TheÂ euro weakened toÂ aÂ five-week low against theÂ US dollar atÂ theÂ end ofÂ theÂ trading week onÂ theÂ latest eurozone economic data that is indicating lackluster growth. Despite aÂ rallying DAX andÂ FTSE, theÂ currency could not record any gains, adding toÂ its string ofÂ losses over theÂ last month.
According toÂ Eurostat, theÂ official European statistics office, retail sales inÂ theÂ eurozone rose 0.3% inÂ June forÂ aÂ 1.2% annual boost. This is lower than theÂ 0.4% andÂ 1.4% theÂ market had initially anticipated. Consumers increased their purchases ofÂ food, beverages, tobacco, andÂ online goods, but they bought fewer clothing andÂ footwear items. Also, retail sales saw their biggest gains inÂ Germany andÂ Spain andÂ their sharpest decreases inÂ Estonia, Finland, andÂ Portugal.
TheÂ eurozone experienced sluggish business growth toÂ kick off theÂ third quarter. IHS Markitâs Eurozone Composite Final Purchasing Managersâ Index (PMI) tumbled toÂ 54.3 inÂ July, down from 54.9 inÂ June â anything above 50 shows growth.
AÂ sub-index that measures new orders also slipped toÂ its second lowest level over theÂ last 12 months ofÂ 54.1. Businesses are not optimistic forÂ theÂ future asÂ theÂ future output index slumped toÂ 63.1, aÂ 20-month low.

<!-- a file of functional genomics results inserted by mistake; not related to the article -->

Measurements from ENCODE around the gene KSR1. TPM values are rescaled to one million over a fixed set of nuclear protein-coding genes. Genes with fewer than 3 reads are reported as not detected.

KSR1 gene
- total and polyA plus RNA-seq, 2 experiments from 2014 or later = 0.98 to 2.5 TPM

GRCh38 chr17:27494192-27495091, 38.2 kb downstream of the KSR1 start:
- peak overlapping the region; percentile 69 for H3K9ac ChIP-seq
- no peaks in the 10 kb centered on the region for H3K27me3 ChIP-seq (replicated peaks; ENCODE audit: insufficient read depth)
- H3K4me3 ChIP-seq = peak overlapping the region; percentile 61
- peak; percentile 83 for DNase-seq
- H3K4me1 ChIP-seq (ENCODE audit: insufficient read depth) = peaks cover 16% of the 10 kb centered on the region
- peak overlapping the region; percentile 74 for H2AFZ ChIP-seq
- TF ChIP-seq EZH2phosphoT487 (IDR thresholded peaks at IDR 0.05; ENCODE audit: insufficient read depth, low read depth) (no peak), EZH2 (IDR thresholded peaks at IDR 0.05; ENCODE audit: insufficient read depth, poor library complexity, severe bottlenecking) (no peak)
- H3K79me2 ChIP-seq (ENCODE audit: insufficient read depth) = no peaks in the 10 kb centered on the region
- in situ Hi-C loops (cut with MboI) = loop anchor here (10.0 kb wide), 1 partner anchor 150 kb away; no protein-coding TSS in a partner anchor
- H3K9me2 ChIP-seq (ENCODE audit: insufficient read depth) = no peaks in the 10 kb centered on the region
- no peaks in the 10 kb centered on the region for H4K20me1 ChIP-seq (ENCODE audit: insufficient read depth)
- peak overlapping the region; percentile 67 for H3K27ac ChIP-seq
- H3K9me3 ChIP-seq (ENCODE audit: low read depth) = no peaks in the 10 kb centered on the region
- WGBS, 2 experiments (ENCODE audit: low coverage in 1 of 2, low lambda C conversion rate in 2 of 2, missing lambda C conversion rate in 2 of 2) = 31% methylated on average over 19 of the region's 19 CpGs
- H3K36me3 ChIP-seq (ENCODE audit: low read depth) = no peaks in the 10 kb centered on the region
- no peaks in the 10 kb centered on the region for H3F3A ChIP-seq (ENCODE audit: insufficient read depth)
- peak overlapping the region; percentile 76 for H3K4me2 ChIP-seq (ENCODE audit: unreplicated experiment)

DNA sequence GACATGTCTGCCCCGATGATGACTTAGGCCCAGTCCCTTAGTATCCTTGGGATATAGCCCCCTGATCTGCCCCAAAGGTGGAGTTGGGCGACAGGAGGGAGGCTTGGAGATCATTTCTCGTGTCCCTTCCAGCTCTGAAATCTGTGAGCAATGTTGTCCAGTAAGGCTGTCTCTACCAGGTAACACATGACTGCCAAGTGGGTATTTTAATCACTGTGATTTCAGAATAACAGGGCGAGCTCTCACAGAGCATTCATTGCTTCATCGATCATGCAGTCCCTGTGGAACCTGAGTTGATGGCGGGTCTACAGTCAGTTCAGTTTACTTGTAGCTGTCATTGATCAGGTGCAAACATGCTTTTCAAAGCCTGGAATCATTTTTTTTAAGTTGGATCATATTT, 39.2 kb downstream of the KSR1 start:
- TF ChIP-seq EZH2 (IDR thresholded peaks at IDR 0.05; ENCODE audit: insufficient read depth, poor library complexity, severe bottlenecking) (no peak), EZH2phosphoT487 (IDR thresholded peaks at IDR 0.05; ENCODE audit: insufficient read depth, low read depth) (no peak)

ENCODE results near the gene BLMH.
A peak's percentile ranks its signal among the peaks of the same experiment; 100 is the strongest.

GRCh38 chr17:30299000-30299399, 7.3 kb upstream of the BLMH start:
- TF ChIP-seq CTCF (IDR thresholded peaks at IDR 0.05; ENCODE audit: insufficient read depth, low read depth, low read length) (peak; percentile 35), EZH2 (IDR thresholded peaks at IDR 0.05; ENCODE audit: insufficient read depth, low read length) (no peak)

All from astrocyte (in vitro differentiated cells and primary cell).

There was another warning sign: theÂ headcount increased atÂ aÂ weaker pace inÂ June.
Rob Dobson, aÂ director atÂ IHS Markit, told Reuters:
TheÂ final PMI numbers confirm theÂ euro area economy started quarter three onÂ aÂ softer footing.
TheÂ outlook seems toÂ be turning into aÂ straight choice between theÂ upturn being sustained atÂ its current subdued pace orÂ rising headwinds reining inÂ growth further during theÂ months ahead. OnÂ this front, downside risks are more prevalent.
Last week, theÂ European Central Bank (ECB) left its monetary policy asÂ is, but policymakers are projecting that it will begin toÂ tighten policy andÂ raise interest rates next year. TheÂ Bank ofÂ England (BOE) announced aÂ rate hike onÂ Wednesday, bringing rates toÂ 0.75%, their highest levels since theÂ 2009 recession.
TheÂ EUR/USD currency pair slid 0.03% toÂ 1.1583, from anÂ opening ofÂ 1.587, atÂ 14:03 GMT onÂ Friday. TheÂ EUR/GBP currency pair rose 0.04% toÂ 0.8906, from anÂ opening ofÂ 0.8908.
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